COOPER: Let me ask you, how much is learned from one disaster to the next? Because, you know, I heard somebody said, I can't remember who this was, just recently, that, you know, the war in Afghanistan has been 16 years but it's been -- it hasn't been -- it has been 16 one- year wars because there's been -- you know, there's such turnover. There's, you know, probably a lot of potential, working disaster preparedness now that weren't around during Katrina.

HONORE: There were many examples. You know, we talk about debris removal. Two weeks into the operation, in Katrina, they're going to ask the engineers to take over debris removal. Up until that time we're paying $9 a cubic ton to remove debris. They gave it to a Fortune 500 company and the price went to $16 a cubic ton. The guys doing the hauling, the local truckers got $9. So we got almost doubled the price as opposed to being more efficient, but the government don't deal with the small business guy.

If that had happened in New Orleans, a lot of people would have been able to restock their personal businesses. But the fact they were working as subjugates to these big companies that get the contract who basically got these high-rise apartments and the local people don't get to participate and get better as a result of that.

They go to work for the big companies. But we thought after Katrina that would change but they are back again and they're going to give it to a Fortune 500 company who will take the profits off the top.

COOPER: General Russel Honore, great to have you here as always. Thank you.

HONORE: Chemical plant.

[21:25:03] COOPER: Yes, we'll talk about that next. Also, when we come back, a little boy who was rescued by boat from his flooded home has one wish to thank the hero who saved him. We'll make that happen, next.

(COMMERCIAL BREAK)

[21:28:39] COOPER: So many brave rescues in Texas have been at the hands of volunteers, strangers, neighbors helping neighbors. Many of whom disappear back into the floodwaters to go on and rescue someone else.

That was the case for 7-year-old Nash Benson and his family who are rescued from their home in Katy, Texas, by good samaritans in boats. Once on dry land, Nash wanted to find the man he had started calling his hero and say thank you. His mom, Lindsey posted a picture that Nash drew on Facebook with only a first name of the man who rescued them and the church that he attended, and asking if anyone knew who he was.

Well, we found that hero and reunited them just before air. Lindsey and Nash Benson and their hero, Shannon Townsend, he's an elder at the Fellowship Church in Katy, Texas.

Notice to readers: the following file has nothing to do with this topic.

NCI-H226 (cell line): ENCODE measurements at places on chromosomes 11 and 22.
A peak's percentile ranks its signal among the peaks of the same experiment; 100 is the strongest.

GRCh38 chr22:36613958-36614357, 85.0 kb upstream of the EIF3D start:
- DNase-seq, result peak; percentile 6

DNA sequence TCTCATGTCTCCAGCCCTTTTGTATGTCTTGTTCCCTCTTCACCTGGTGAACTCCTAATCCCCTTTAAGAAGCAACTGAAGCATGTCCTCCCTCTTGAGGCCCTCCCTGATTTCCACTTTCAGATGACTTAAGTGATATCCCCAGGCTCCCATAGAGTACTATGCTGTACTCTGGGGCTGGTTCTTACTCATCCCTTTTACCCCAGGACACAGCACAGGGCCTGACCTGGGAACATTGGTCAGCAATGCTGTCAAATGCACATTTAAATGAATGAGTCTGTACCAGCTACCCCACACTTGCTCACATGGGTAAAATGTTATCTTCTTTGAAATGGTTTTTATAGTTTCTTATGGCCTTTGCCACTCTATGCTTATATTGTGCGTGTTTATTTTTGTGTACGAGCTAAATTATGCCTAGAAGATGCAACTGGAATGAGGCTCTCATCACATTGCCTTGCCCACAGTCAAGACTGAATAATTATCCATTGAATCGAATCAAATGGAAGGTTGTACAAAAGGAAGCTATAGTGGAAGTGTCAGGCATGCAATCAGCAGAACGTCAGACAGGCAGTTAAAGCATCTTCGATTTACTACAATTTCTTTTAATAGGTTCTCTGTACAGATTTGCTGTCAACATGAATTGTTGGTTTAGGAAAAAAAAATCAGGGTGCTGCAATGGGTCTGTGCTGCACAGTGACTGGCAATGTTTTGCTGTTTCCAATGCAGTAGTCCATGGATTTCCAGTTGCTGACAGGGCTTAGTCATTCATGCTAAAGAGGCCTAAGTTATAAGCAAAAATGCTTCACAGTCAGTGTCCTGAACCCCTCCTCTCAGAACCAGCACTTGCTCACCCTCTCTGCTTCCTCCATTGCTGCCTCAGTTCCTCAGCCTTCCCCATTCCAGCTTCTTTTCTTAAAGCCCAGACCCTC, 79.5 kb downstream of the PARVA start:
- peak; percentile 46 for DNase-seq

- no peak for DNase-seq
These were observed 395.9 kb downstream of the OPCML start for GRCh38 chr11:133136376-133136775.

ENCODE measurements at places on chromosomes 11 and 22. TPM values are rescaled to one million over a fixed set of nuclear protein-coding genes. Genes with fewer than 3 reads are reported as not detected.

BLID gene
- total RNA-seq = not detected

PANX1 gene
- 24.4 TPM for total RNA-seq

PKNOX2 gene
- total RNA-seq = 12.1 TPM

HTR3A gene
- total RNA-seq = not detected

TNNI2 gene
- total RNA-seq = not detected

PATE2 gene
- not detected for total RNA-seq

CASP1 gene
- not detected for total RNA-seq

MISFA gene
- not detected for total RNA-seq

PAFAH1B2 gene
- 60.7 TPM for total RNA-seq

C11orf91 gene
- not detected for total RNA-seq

(BEGIN VIDEO CLIP)

COOPER: So Lindsey, take us through what happened on Monday when you saw the water coming up to your home? What did you and your family do next?

LINDSEY BENSON, STORM EVACUEE: Yes. On Monday, about lunchtime, the water was coming up and lapping at sandbags that we had put out on our front porch, and my husband and I felt like it was time to evacuate. And it was time to leave our home and not stay there another night with our three young children. So we stepped out on our street and we saw a little float boat, a man named Rod helped us load up in the boat and he took us to our elementary school just across the street. And then my husband waited out in the water and flagged down a bigger boat which had Shannon and Travis on that boat and they took us to safety as our neighborhood was impassable by car or foot.

[21:30:09] So they were our heroes on Monday to help us evacuate.

COOPER: Nash, what was that like for you to see all of the water?

NASH BENSON, STORM EVACUEE: Not very scary for me. It was kind of fun. Kind of scary.

COOPER: It was kind of fun? It was kind of fun to see the water in your neighborhood. Kind of cool? At the same time, yes.

N. BENSON: Yes.

COOPER: Had you ever seen anything like that, Nash?

N. BENSON: No.

COOPER: Shannon, why were you out there? When did you decide to get in a boat.

SHANNON TOWNSEND, STORM RESCUER: We got a text from one of our church family members that leaves in that neighborhood and they asked if I could come and get them because they knew I had a boat and I planned on doing something, I don't know where. So I woke up that morning and left and went to that neighborhood. It was very difficult to get back in there and met a guy named Travis Marrow who helped me get my boat off the truck, then we had some guy in a big white jeep that was all jacked up that drove us over the bayou bridge because we were kind of land locked.